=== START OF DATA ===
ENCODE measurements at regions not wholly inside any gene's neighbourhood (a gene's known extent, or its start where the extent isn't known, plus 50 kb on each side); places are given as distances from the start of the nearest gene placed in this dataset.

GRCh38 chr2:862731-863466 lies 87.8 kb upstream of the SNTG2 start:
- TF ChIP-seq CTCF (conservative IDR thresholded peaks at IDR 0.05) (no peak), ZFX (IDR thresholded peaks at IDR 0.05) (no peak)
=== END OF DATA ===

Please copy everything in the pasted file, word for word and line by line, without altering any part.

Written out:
ENCODE measurements at regions not wholly inside any gene's neighbourhood (a gene's known extent, or its start where the extent isn't known, plus 50 kb on each side); places are given as distances from the start of the nearest gene placed in this dataset.

GRCh38 chr2:862731-863466 lies 87.8 kb upstream of the SNTG2 start:
- TF ChIP-seq CTCF (conservative IDR thresholded peaks at IDR 0.05) (no peak), ZFX (IDR thresholded peaks at IDR 0.05) (no peak)